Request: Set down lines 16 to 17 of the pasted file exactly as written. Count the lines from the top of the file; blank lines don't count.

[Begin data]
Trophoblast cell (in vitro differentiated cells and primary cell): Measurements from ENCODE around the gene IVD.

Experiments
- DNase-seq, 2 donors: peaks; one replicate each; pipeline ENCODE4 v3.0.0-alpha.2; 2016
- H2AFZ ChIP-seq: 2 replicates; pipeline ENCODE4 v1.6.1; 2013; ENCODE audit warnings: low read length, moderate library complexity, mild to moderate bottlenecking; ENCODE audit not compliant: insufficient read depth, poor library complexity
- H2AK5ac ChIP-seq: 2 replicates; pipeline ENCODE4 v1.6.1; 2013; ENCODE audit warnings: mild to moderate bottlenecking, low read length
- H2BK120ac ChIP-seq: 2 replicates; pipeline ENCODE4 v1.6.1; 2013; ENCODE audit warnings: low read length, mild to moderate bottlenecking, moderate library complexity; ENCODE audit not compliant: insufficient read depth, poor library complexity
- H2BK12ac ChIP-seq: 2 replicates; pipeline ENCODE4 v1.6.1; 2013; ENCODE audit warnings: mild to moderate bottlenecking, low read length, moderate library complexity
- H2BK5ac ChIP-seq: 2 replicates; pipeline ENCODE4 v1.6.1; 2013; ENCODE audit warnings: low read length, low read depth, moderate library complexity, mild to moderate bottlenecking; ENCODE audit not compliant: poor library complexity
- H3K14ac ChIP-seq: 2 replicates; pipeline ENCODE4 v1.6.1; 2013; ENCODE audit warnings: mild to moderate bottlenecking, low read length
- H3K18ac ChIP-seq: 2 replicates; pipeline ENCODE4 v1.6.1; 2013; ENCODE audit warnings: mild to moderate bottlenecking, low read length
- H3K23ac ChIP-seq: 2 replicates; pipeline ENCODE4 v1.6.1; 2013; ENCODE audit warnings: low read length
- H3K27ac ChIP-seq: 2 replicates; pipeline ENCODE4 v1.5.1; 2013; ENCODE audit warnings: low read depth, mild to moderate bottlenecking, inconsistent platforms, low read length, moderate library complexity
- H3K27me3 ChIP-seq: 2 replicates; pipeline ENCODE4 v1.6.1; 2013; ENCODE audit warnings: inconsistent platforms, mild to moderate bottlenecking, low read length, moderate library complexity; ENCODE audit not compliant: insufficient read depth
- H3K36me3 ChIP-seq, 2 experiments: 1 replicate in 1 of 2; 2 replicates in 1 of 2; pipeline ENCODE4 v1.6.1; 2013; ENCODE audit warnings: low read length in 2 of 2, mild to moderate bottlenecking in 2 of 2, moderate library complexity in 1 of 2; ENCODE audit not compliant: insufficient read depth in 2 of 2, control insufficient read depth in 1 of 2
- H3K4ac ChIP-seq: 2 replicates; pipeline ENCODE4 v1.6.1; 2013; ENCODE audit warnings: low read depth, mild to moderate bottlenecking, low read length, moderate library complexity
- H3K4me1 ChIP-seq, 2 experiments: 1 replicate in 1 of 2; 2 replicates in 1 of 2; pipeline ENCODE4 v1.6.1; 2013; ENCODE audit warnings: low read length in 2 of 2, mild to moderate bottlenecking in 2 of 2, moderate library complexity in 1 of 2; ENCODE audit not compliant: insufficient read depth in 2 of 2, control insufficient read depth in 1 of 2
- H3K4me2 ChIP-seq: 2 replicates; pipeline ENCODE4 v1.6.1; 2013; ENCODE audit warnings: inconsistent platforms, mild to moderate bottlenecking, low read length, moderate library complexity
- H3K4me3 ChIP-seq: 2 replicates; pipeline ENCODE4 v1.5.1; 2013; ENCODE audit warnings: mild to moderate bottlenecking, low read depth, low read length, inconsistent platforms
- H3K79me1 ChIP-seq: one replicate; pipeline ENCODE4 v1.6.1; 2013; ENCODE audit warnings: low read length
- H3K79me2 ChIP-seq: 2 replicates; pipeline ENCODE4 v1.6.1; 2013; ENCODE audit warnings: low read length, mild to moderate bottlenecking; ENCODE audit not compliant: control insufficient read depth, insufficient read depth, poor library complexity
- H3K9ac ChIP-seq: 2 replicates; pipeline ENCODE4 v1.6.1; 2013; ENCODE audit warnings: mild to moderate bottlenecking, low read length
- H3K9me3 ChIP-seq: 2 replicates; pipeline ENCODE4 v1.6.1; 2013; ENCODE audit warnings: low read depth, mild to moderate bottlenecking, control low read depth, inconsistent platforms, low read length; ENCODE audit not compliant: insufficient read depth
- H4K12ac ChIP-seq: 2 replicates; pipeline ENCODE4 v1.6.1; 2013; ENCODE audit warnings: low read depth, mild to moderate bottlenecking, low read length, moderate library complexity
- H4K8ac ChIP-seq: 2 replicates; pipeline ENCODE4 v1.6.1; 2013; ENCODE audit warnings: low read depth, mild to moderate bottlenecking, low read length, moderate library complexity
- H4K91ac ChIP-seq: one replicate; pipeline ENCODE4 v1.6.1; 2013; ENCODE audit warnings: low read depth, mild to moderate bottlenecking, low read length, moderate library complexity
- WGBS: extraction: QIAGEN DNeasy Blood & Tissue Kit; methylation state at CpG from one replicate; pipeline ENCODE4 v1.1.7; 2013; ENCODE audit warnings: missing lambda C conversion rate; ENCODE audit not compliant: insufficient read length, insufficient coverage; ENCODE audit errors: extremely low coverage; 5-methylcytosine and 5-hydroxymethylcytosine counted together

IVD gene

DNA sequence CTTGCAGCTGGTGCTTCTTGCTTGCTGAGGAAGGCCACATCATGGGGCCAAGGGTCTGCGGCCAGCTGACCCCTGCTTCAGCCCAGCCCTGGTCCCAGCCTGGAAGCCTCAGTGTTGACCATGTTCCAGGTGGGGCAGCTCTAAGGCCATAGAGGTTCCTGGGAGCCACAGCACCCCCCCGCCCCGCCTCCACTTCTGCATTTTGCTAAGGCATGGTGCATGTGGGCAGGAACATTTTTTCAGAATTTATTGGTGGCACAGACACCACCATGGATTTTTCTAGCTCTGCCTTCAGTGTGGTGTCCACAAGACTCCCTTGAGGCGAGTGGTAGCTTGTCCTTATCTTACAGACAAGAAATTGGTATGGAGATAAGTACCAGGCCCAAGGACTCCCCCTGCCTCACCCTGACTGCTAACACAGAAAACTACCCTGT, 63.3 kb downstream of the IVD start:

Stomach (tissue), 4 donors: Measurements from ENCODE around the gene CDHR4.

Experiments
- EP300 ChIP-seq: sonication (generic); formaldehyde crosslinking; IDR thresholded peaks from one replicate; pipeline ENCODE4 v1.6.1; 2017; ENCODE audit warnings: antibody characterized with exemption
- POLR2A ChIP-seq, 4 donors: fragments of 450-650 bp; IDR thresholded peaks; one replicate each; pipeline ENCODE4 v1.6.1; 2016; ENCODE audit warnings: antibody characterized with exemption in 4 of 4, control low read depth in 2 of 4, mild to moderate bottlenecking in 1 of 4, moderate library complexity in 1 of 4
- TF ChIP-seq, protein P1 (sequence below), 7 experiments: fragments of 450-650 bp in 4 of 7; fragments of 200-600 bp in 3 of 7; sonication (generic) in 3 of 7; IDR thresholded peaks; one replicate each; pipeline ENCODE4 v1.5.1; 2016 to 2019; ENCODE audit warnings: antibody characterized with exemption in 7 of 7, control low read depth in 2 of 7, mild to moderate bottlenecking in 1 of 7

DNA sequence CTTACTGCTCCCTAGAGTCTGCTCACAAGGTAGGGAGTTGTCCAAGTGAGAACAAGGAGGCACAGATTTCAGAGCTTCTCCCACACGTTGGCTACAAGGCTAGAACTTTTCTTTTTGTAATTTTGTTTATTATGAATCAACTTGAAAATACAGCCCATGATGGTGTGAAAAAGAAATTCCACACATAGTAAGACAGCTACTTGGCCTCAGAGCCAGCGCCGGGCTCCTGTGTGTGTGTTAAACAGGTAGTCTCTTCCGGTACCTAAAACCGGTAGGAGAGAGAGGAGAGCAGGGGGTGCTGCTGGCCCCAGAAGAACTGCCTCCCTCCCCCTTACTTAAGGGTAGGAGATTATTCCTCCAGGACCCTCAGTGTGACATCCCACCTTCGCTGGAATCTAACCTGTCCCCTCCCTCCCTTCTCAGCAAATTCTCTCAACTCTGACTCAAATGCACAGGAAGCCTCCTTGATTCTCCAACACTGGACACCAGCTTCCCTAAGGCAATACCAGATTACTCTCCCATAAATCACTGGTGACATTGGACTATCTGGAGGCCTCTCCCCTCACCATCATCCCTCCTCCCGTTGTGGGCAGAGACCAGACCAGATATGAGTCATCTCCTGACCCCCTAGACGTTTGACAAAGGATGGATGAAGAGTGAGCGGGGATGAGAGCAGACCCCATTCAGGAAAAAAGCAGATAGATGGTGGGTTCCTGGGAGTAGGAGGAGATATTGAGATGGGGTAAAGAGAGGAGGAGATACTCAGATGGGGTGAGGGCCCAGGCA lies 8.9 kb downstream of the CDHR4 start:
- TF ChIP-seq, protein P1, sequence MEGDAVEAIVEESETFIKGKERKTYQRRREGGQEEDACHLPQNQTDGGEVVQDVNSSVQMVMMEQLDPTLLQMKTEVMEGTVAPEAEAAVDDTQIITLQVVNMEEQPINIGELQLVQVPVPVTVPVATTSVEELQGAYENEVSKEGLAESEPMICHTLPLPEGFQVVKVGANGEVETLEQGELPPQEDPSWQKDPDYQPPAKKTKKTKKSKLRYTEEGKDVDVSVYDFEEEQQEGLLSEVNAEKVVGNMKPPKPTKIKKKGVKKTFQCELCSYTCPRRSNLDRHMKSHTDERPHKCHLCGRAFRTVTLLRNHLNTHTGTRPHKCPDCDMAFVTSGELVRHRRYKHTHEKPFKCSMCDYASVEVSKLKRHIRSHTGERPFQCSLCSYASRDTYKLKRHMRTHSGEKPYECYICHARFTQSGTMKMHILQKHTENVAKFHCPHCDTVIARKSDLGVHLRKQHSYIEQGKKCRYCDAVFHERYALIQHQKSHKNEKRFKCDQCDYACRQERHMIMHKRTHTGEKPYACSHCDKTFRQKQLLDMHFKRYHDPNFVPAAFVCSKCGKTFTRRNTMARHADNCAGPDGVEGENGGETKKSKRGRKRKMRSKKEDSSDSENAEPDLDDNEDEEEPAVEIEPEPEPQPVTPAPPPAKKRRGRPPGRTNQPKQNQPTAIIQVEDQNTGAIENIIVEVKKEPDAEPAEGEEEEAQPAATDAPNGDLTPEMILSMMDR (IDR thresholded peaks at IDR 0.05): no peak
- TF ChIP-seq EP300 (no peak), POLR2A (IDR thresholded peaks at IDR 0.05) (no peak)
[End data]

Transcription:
- H3K4me1 ChIP-seq, 2 experiments: 1 replicate in 1 of 2; 2 replicates in 1 of 2; pipeline ENCODE4 v1.6.1; 2013; ENCODE audit warnings: low read length in 2 of 2, mild to moderate bottlenecking in 2 of 2, moderate library complexity in 1 of 2; ENCODE audit not compliant: insufficient read depth in 2 of 2, control insufficient read depth in 1 of 2
- H3K4me2 ChIP-seq: 2 replicates; pipeline ENCODE4 v1.6.1; 2013; ENCODE audit warnings: inconsistent platforms, mild to moderate bottlenecking, low read length, moderate library complexity